The coronavirus pandemic has forced the world to adapt, and homeowners associations are no exception. As the country slowly starts to reopen, HOAs are left with the problem of whether or not to follow suit. Is reopening HOA amenities now the right decision?
With no immediate end in sight for this worldwide health crisis, homeowners associations everywhere are starting to toy with the idea to reopen amenities. It is, after all, within members’ rights to use community amenities like pools and tennis courts.
Reopening HOA amenities may also help boost the mental and emotional health of association members. But, safety remains an important factor that HOA boards must take into consideration.
The Centers for Disease Control and Prevention (CDC) has released guidelines designed to help communities mitigate the spread of COVID-19.
Similarly, the Community Associations Institute (CAI) also published a set of guidelines called “Healthy Communities” that can help HOAs protect residents as they adjust and reopen. It is also worth checking with your State Department of Health and County Health Departments for additional support.
Liability is a common point of concern among associations when it comes to reopening HOA amenities. This can mainly stem from the association’s purported negligence in reopening amenities or from the association promising the members’ safety.
Homeowners associations and their boards must never make a promise they cannot keep. That includes guaranteeing the safety of amenity users.
Even if the HOA creates a plan and does everything in its power to do so, it can never guarantee that members will not contract the virus while using the amenities. Members can also follow the new rules to a T and still end up sick.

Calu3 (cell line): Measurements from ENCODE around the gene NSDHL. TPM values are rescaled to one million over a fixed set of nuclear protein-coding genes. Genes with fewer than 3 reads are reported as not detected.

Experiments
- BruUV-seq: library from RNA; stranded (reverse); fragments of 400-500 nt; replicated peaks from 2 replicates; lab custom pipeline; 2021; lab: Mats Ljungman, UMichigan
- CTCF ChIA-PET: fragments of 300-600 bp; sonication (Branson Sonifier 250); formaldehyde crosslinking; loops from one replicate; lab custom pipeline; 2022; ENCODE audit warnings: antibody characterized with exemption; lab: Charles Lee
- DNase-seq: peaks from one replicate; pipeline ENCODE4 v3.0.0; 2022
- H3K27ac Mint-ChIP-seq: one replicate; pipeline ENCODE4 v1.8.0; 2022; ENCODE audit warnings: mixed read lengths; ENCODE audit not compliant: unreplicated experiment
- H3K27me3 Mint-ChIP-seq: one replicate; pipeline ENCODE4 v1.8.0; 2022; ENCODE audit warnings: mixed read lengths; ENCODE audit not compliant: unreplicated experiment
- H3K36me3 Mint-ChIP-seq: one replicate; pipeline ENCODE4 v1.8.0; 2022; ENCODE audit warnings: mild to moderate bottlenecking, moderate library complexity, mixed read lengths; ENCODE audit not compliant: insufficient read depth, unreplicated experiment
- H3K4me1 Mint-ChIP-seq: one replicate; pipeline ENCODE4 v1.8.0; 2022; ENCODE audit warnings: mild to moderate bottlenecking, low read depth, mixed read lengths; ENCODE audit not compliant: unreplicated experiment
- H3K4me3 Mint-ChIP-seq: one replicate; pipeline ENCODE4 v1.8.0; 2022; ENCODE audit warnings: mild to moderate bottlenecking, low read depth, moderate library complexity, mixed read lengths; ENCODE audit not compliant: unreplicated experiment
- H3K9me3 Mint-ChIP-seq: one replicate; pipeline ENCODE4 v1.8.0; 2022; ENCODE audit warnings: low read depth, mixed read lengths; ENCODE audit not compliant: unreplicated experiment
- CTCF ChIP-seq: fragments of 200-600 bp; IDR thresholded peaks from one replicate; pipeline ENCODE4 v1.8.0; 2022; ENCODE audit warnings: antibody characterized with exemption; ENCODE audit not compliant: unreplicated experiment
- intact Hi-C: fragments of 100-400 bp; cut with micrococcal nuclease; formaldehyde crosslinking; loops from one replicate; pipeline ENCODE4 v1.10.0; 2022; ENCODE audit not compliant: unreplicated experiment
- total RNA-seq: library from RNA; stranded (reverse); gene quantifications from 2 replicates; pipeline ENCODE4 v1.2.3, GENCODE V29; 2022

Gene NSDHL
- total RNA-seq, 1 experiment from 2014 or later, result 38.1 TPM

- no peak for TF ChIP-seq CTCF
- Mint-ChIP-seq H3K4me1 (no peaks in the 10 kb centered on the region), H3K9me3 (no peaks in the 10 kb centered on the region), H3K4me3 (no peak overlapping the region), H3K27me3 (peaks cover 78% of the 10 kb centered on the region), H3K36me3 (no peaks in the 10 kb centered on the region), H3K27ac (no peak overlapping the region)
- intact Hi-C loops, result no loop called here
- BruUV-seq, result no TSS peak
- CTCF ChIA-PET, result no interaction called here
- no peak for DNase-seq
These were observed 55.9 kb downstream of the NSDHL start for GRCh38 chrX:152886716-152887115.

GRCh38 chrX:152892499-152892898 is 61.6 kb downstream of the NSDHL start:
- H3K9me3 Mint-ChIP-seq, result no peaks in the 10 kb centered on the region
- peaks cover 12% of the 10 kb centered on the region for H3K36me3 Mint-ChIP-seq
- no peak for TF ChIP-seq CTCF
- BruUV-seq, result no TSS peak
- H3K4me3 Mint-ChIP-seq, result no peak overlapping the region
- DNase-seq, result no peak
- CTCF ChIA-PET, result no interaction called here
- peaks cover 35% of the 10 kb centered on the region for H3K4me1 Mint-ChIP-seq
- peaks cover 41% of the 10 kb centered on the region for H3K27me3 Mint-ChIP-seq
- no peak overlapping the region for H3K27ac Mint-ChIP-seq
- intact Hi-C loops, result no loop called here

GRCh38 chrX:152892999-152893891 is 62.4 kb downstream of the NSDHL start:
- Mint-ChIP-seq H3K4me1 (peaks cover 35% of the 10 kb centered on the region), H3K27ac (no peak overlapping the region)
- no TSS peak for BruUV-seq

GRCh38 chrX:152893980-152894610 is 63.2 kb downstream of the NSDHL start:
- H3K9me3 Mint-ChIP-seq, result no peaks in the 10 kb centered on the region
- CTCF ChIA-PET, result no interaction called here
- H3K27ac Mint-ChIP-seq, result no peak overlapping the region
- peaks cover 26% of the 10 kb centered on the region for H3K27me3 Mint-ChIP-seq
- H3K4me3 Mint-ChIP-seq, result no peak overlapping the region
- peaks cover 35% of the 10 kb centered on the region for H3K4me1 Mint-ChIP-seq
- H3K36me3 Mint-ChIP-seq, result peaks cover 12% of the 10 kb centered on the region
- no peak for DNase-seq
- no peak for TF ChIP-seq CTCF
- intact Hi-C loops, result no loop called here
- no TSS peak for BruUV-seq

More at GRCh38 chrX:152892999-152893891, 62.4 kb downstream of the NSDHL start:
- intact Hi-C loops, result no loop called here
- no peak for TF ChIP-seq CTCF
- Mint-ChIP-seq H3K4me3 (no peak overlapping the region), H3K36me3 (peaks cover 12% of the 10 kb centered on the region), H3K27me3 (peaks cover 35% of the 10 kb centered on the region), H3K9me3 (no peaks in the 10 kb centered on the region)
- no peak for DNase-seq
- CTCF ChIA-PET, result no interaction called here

To protect your association from liability, it is imperative to avoid making any such promises. Instead, warn all members that these new guidelines cannot guarantee their safety. If they choose to use community amenities, they acknowledge and accept the risks involved.
Some associations ask members to sign blanket waiver documents to free the HOA and its board from potential liability. Before you decide to take the same route, make sure to consult with your HOA attorney first.
Not all associations are permitted to reopen common areas and amenities. Before making a decision, check your state or local government rules and regulations for any related provisions.
This includes provisions regarding public facilities such as pools, clubhouses, gyms, tennis courts, and the like.
Once you have the all-clear and decide to reopen amenities, here are some strategy tips you can adopt:
Rules exist to maintain order, but they are also designed to keep members safe. Most HOAs must follow standard procedures when creating or amending rules.
But, in some states, HOAs can adopt emergency rules without the need for normal procedures. For instance, in California, associations can enact emergency rules with a maximum effectivity period of 120 days. Sample rules include requiring the use of face masks and limiting the number of people in any given amenity.
In addition to creating these rules, HOAs must put them in writing and communicate them to all members. It is also a good idea to post these emergency rules in every common area or amenity.